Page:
Furthermore, a field researcher with STJ documented the release of two civilian Daraa detainees as part of the batch released on 16 March 2021. These two detainees were held captive even though the court ordered their release on 1 March 2021 for finding that the charges laid against them were false. The field researcher interviewed a source informed of these two cases, who said:
“On 16 December 2020, a patrol of the Criminal Security arrested H. H. while investigating the murder of his father . The dead body of the father was discovered left in his own house in October 2020 under suspicious circumstances. Family members were suspected of committing the murder due to a family dispute that erupted a few days before the father’s death. Later, the probe into the murder was expanded and the dead man’s brother was also arrested. The detectives did not obtain sufficient proof that criminalized the two suspects, and the family did not file a lawsuit against them. The suspects were transferred to the civil prison in early February 2021 because one of them possessed a combat gun. The court processed this case and issued a release order for the two men on 1 March 2021.”
The source added:
“We were surprised to see these two persons’ names among the people released in March 2021. Practically, there was no justification to keep them in detention but to increase the number of people released by the government before the media outlet’s cameras.”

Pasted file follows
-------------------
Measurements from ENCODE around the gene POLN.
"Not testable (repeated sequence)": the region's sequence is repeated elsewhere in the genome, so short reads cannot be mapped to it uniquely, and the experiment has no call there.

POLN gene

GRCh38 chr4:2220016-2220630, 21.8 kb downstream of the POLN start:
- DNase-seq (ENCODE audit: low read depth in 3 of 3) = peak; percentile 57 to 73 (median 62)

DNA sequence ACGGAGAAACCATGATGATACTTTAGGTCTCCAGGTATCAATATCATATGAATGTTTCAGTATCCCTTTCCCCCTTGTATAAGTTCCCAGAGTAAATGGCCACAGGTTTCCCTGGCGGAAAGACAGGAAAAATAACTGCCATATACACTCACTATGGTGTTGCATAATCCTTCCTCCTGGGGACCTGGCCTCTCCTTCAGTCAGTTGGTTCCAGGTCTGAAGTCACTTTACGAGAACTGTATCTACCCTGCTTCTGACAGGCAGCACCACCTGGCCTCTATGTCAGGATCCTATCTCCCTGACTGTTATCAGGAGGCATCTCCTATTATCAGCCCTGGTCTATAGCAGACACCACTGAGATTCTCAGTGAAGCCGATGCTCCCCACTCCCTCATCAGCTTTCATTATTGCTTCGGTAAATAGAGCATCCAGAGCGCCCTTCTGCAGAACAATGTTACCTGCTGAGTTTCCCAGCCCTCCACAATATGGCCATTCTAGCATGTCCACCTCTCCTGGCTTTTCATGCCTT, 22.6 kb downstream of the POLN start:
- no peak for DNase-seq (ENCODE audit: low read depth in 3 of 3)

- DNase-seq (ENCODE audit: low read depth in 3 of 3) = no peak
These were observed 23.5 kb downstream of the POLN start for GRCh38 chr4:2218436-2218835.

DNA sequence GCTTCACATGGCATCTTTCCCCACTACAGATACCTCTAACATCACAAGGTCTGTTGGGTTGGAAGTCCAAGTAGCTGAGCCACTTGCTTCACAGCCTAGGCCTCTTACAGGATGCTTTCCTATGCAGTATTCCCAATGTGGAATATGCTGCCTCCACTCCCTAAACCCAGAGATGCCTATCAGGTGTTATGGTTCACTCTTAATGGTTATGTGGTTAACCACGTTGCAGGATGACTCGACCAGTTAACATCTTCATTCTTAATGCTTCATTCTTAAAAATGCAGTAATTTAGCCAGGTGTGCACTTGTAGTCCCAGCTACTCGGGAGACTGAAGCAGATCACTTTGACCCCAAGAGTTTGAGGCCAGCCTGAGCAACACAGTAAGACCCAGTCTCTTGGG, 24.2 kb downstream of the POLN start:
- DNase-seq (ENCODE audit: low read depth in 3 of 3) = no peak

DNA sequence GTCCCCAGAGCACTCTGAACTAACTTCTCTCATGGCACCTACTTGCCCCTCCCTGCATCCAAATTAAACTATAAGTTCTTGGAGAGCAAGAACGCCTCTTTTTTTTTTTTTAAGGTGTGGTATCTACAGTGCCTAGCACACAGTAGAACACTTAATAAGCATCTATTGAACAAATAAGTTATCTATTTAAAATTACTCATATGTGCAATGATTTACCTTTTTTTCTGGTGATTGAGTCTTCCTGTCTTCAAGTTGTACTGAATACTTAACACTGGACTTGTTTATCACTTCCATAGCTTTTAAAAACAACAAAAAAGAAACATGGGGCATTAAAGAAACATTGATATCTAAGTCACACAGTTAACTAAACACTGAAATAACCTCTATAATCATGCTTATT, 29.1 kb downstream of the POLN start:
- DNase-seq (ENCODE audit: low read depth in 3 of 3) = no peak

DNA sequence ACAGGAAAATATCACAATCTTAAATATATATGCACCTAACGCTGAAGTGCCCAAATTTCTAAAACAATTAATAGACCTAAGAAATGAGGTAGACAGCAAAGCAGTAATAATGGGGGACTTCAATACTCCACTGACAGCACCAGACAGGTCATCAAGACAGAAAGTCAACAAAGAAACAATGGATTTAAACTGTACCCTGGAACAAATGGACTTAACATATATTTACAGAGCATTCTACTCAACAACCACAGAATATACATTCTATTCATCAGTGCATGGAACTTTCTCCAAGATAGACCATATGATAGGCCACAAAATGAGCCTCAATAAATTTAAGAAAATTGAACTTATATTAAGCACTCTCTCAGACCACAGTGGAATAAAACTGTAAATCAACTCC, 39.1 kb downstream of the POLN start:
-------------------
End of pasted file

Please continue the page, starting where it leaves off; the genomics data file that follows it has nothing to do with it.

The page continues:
3. The Testimonies of Recently Released Soldiers
STJ’s field researchers also interviewed two soldiers released February 2021, who fought among the ranks of the Syrian government army. One of the interviewed soldiers, 27, said that he was arrested for quarreling with the officer in command of his division and then detained at the Sednaya Military Prison for seven months on the charge of “denigration of the military institution”. The released soldier narrated:
“I joined military service in 2019 after I signed a settlement agreement. I am a married man, my father is old, and my siblings cannot make a living because they are all suffering from unemployment. Moreover, my soldier’s salary is no more than 27,000 SYP. The salary barely covers the cost of my cigarettes, so I had to borrow money from friends to meet my children’s needs. I asked the officer in command of my division to allow me to get a job, but he asked for 200,000 SYP in return for the permission. I searched for a job and found one that paid 150,000 SYP a month. I told the officer and pleaded with him to accept 100,000 to cover my absence. He firmly rejected the offer. The next morning, I was extremely down. They brought us our food allocations, potatoes, and tomatoes, one of each. We asked for bread, but the officer answered us that there were no bread allocations for the day. I could no longer take it. I threw the food on the ground, cursed the officer, the army, and life. I then fell into a fit of sobs.”